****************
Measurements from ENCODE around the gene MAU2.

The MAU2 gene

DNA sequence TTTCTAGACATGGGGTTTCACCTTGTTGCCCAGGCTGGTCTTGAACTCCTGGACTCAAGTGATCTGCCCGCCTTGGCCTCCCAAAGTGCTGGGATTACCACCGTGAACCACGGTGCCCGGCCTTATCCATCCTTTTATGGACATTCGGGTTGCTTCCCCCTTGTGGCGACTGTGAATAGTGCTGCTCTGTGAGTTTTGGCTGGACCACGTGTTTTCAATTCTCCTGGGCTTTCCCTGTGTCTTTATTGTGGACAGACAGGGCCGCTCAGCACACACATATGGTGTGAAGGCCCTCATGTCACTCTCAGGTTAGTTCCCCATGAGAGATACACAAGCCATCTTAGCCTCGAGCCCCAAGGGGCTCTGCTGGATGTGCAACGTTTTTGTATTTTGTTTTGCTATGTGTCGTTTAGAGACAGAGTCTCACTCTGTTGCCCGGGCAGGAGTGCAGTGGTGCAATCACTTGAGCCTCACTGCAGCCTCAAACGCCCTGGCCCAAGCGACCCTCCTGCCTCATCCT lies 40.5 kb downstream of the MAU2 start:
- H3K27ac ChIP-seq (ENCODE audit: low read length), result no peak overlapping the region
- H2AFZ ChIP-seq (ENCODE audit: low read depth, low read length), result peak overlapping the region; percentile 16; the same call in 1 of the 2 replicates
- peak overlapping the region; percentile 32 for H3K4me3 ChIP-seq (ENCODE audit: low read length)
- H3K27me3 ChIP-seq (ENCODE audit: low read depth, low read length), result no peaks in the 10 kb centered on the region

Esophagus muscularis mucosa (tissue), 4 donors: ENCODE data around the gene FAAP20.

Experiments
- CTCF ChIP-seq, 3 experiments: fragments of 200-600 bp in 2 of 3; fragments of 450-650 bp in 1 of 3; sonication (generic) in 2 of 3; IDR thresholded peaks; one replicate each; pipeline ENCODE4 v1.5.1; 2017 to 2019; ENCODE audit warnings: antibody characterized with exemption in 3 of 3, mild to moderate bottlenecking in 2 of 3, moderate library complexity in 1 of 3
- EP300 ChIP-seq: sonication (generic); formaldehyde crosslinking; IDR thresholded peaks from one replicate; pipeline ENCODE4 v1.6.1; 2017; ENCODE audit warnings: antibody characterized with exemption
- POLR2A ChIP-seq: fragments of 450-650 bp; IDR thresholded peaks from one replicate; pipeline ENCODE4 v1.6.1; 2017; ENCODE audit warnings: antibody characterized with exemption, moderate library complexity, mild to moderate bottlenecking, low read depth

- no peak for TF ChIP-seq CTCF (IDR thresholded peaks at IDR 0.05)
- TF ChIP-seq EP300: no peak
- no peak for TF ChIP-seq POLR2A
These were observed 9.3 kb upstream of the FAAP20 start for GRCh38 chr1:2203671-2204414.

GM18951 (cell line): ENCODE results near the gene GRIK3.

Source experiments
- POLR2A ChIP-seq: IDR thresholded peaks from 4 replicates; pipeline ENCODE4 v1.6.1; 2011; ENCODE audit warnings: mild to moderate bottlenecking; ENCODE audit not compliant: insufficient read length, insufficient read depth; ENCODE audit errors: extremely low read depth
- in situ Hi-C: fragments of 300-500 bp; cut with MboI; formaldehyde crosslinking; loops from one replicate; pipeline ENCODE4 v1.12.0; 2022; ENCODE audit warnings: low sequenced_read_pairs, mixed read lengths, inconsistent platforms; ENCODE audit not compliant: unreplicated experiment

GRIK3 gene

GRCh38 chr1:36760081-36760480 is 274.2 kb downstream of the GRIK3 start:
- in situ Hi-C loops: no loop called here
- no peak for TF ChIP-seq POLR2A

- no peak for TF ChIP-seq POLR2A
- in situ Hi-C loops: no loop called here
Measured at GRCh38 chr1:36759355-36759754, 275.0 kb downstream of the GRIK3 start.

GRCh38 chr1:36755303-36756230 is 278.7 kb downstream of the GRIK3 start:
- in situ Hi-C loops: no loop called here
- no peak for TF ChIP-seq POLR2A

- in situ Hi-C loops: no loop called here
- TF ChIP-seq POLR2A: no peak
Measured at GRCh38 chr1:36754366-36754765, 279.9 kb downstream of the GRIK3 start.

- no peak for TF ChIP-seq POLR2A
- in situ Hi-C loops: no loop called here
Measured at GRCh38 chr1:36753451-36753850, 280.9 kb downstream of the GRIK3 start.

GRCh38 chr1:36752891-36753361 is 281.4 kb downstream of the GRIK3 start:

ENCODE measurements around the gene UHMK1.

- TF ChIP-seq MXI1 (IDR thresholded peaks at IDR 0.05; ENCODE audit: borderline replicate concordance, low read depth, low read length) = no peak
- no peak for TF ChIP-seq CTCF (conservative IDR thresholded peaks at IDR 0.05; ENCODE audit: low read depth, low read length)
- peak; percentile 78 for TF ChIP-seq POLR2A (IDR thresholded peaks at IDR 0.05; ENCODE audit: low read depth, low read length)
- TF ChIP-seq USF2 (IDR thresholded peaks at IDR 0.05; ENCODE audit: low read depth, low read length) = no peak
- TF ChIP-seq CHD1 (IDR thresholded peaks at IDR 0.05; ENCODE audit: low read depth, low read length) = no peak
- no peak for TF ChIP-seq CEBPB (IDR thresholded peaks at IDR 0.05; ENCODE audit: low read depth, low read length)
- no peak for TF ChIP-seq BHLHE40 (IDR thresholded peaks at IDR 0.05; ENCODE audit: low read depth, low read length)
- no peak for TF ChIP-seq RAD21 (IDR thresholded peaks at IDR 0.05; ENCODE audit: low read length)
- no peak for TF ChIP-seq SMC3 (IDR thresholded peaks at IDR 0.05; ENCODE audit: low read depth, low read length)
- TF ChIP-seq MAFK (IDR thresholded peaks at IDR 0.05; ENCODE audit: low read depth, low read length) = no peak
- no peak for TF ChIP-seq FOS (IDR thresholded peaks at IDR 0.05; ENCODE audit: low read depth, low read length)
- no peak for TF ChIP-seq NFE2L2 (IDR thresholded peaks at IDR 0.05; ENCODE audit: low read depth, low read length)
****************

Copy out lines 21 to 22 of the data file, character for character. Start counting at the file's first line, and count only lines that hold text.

GRIK3 gene

GRCh38 chr1:36760081-36760480 is 274.2 kb downstream of the GRIK3 start: